Clinic Media

AHPRA Advertising Guidelines: Clarity or Contradiction?

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As I outlined previously AHPRA recently release updated  advertising guidelines and added a new social media policy. These changes came into effect on 17th March 2014.

The changes to the advertising guidelines caused widespread outcry from health practitioners, due to the stance taken by AHPRA regarding patient reviews and testimonials.  The updated guidelines effectively made it the practitioner’s responsibility to seek removal of  reviews containing comment on clinical matters  from all websites and social media, whether they are in their control or not.

I won’t go into the full details here, as I have covered this comprehensively already.

The Fallout

Regulated Health Practitioners have been understandably very upset about this new obligation, with many practitioners voicing their concerns via social media. The medical board attempted to ease concerns by issuing a media release stating (in part):

“The Board expects practitioners to take reasonable steps to remove testimonials they are using to advertise or promote regulated health services they provide, or when the testimonials are used by someone advertising the regulated services on their behalf. (This could be a third party who is advertising the services the practitioner provides at the practitioner’s request). But the Board recognises that practitioners are unable to control what is written about them in a public forum.”

Media coverage called this statement a backflip. However it failed to ease the concerns of may practitioners, as there was confusion about why AHPRA had not officially commented, where this left practitioners of other regulated health professions and were doctors to follow the revised guidelines, or the media statement.

I contacted AHPRA to seek clarification personally, however I received no response. Read More

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What Health Care Professionals need to know about Online Testimonials

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AHPRA Social Media & Testimonials**Update: There have been some recent developments to this issue. The information below is still relevant, however I suggest reading this post too.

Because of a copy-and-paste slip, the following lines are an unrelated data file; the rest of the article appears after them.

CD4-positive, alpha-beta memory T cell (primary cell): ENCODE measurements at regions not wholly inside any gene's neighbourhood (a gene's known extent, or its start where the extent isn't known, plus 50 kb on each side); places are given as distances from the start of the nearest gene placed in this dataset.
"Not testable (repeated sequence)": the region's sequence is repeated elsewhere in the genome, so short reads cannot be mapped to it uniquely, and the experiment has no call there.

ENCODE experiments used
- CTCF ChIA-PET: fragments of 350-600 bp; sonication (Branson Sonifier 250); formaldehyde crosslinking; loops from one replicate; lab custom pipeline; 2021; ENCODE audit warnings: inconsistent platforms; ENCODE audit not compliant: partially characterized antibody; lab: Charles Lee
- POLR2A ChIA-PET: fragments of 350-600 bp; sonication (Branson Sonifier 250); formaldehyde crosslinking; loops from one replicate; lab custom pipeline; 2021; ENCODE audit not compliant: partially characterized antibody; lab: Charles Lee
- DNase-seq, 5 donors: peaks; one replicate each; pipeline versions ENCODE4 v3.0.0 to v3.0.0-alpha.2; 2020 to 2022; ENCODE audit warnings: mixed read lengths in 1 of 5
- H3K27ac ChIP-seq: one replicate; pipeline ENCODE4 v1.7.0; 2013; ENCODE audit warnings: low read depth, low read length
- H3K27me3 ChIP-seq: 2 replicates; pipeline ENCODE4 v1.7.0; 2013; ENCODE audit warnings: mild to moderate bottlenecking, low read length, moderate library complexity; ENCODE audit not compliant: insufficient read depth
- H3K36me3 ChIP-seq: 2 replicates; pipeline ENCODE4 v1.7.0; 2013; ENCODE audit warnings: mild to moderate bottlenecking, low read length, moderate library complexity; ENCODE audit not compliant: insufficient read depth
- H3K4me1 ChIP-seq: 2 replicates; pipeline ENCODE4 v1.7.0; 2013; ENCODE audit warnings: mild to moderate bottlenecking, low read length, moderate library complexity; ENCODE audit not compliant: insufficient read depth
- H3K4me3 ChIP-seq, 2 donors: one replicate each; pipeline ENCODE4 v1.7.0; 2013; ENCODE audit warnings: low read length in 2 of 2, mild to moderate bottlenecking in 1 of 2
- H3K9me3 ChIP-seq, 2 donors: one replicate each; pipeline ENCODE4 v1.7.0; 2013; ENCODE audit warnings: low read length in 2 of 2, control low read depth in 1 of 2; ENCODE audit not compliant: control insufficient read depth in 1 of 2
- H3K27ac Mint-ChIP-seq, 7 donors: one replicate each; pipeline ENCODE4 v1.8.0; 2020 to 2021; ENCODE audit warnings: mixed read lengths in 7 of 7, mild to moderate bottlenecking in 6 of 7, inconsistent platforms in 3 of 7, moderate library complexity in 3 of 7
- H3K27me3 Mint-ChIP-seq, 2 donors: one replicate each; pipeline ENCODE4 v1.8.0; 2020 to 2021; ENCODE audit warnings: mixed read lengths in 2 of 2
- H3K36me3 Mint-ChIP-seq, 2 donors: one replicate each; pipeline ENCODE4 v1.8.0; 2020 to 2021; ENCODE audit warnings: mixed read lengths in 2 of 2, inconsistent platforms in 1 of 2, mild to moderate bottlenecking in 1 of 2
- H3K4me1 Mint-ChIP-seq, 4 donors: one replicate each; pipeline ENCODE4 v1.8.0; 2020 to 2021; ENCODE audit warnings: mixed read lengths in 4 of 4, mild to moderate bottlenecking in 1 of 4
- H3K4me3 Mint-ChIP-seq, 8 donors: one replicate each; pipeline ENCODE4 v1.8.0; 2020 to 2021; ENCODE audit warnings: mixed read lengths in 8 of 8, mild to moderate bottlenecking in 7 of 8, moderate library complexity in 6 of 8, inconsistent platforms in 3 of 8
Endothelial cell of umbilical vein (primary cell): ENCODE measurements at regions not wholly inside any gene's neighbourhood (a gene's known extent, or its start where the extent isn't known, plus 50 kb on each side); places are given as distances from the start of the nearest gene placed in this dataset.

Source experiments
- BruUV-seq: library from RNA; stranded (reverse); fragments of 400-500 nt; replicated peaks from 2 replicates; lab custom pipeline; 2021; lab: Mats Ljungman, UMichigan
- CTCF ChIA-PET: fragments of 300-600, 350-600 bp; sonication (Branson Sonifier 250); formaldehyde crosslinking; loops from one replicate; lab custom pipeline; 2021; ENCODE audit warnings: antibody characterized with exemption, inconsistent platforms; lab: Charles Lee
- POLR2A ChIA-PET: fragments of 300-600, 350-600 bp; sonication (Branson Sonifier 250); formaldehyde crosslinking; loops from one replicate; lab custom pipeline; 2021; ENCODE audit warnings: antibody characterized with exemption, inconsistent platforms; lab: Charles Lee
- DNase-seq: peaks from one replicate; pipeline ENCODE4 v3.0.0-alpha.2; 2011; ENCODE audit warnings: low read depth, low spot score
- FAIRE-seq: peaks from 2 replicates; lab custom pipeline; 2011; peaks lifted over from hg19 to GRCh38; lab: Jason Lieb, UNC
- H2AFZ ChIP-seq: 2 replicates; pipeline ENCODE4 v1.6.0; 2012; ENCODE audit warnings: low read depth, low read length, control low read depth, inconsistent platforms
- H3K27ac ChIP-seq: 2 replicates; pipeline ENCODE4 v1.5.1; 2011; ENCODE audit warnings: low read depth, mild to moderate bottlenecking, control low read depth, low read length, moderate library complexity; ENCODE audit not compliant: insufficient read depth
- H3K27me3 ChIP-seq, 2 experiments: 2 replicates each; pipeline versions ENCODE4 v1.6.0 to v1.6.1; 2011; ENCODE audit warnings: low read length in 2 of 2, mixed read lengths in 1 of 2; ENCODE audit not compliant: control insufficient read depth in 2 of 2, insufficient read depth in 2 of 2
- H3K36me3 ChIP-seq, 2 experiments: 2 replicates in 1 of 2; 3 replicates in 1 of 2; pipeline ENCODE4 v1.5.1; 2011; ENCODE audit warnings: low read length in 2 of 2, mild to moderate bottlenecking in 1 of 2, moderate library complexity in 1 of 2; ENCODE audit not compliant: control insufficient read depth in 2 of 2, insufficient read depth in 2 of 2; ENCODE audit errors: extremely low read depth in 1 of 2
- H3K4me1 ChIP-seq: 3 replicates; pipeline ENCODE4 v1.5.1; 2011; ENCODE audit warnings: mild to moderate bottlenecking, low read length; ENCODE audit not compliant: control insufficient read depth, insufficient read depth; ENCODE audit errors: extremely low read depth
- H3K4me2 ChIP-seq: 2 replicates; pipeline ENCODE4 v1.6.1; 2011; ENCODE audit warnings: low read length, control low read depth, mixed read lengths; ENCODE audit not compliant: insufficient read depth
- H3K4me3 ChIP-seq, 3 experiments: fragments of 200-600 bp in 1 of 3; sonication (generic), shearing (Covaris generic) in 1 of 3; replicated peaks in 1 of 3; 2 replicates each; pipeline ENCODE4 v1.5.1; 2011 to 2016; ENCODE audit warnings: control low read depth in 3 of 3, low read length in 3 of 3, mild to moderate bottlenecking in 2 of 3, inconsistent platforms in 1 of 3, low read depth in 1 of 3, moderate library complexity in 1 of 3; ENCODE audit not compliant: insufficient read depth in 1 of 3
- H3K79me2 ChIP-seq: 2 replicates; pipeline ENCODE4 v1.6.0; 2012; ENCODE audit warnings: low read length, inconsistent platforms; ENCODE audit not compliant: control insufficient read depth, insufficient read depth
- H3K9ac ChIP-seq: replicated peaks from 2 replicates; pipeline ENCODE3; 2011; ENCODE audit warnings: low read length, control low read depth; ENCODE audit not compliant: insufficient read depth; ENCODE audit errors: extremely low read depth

The Australian Health Practitioner Regulation Agency (AHPRA) recently released revised guidelines, codes of conduct and a new social media policy, that come into effect on 17 March 2014. These policy updates effect all practitioners of regulated health professions Australia wide.

These revision have sparked some very concerned discussion in the healthcare community due to the changes made to the Advertising guidelines that clarify the regulations surrounding online testimonials.

Section 133 of the Health Practitioner Regulation National Law 2009 has prohibited the use of testimonials in advertising since it was introduced. However this update significantly expands on the obligations that a health practitioner has to monitor and remove online testimonials.

In regards to online testimonials the advertising guidelines now state:

“A practitioner must take reasonable steps to have any testimonials associated with their health service or business removed when they become aware of them, even if they appear on a website that is not directly associated and/or under the direct control or administration of that health practitioner and/or their business or service.  This includes unsolicited testimonials.

‘Reasonable steps’ include taking action in the practitioner’s power, such as directly removing, or requesting removal, of the testimonials.“

Additionally the updated guidelines now state the following in relation to practitioners social media profiles and pages: Read More

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